beyond these community size issues, i wonder about the proper way to raise my children during these times. there are some things that i feel a moral imperative about, like limiting our car usage and buying local food, that i also think are good for children and their communities anyway, and i would do them even if i didn’t think climate change and resource depletion were pushing our culture(s) towards the edge of a cliff. i do not discuss them with my kids in those terms, because i believe kids need to feel a greater measure of safety than a blunt description of our dilemma allows. i choose to focus on the positive aspects, like that all the walking we do leads us into adventures and interactions with people and helps maintain the health and develop the strength of our bodies. when we do discuss climate change or urban sprawl or other problems, i try to focus on the people who are battling these problems, either strictly in their personal lives or in a more overtly political sense. the kids make comparisons between these people and Harry Potter, among other heroic epic fantasy heroes. they want very much to grow into people doing right by the rest of their world. i worry a bit about the moment when the wool is pulled from their eyes, either by age (and independent inquiry into these issues or, as age appropriate, family discussions that delve deeper) or by circumstance. i can’t know for sure that the knocking of disaster on the doors of our communities won’t get too loud to keep from them. i worry that they will misunderstand my motivations for sheltering them in this way (or perhaps see them all too clearly?) if they come to believe, as i do, that industrial civilization is killing the planet as i focus inward on my family and our personal impacts and our future security… i worry about them asking me what i was doing when all of this was going on… just having us walk places and buy local food? visualizing world peace?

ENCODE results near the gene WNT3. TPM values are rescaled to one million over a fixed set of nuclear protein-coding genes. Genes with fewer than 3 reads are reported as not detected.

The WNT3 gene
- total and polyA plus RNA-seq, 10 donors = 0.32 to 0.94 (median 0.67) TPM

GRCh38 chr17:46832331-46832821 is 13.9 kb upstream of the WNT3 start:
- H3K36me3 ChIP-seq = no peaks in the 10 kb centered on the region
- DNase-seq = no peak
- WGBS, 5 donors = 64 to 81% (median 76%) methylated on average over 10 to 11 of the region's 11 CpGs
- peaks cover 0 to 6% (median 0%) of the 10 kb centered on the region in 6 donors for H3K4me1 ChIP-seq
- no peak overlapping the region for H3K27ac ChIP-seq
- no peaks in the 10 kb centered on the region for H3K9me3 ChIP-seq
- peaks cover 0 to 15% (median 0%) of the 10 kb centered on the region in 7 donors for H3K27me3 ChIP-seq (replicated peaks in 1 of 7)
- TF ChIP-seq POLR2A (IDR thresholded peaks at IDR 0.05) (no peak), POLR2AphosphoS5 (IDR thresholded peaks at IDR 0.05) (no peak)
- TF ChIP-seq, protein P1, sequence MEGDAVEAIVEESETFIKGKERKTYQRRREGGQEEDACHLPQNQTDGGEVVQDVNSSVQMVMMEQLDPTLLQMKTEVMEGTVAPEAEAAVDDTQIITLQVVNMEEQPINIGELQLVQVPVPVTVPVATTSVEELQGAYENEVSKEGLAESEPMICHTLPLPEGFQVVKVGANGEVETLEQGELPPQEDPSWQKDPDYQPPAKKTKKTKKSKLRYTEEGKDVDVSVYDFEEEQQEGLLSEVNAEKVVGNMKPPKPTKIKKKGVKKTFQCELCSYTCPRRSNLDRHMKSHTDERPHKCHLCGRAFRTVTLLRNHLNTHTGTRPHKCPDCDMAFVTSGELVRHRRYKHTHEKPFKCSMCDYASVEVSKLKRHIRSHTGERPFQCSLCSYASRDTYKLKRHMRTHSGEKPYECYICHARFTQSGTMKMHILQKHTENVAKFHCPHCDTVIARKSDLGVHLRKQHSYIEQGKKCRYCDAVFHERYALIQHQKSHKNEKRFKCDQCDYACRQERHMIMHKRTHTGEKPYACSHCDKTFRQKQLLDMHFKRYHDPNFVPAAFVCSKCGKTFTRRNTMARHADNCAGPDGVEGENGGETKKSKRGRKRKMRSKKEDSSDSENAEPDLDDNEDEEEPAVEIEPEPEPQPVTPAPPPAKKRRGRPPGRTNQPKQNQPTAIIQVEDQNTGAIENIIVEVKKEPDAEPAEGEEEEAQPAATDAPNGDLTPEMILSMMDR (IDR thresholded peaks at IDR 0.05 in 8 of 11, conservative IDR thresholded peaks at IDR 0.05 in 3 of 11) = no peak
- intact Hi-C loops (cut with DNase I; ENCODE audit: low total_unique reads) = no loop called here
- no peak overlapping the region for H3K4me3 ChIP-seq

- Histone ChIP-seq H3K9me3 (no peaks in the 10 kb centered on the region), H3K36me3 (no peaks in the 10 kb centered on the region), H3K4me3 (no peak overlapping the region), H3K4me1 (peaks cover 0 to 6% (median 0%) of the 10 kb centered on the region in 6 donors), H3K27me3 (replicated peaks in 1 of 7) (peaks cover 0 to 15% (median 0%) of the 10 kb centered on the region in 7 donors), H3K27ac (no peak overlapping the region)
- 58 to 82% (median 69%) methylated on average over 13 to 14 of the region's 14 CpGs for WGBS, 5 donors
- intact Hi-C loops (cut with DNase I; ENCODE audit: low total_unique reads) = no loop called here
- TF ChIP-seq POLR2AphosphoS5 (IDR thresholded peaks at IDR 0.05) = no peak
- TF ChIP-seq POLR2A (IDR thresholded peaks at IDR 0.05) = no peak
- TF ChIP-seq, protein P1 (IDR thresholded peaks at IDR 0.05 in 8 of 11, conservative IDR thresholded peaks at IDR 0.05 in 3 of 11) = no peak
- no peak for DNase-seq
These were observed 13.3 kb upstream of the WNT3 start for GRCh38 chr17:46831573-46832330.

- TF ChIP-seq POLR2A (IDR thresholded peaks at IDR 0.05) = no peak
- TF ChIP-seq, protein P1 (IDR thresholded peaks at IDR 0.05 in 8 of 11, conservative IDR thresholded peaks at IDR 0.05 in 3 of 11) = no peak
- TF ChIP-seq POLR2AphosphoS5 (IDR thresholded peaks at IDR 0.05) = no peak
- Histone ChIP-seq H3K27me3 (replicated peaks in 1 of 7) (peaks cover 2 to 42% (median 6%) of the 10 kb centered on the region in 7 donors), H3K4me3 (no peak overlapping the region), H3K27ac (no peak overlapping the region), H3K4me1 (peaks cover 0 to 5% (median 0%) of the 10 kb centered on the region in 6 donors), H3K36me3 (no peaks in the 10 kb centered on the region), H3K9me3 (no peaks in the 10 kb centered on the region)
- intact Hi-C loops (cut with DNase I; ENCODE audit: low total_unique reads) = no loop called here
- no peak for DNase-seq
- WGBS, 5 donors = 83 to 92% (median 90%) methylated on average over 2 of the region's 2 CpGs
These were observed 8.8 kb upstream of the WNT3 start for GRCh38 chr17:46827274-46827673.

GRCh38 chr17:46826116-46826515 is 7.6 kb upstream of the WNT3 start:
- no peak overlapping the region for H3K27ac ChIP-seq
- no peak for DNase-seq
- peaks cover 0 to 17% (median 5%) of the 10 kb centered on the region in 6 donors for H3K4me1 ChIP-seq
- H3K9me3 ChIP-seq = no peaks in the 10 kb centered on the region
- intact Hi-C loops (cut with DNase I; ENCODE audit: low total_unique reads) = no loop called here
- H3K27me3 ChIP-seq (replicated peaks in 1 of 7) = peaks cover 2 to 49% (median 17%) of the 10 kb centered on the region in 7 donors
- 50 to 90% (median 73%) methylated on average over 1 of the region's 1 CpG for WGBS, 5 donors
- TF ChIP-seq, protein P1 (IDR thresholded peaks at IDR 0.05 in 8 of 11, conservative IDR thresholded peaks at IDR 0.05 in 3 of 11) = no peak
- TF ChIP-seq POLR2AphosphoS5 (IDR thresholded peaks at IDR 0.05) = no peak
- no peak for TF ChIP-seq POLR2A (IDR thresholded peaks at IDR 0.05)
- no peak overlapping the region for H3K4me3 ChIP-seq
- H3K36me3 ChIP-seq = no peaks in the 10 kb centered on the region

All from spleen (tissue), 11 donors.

which character was i in this version of star wars? :

i don’t have a good answer for this one if they should ever ask it, and i’m not likely to have one.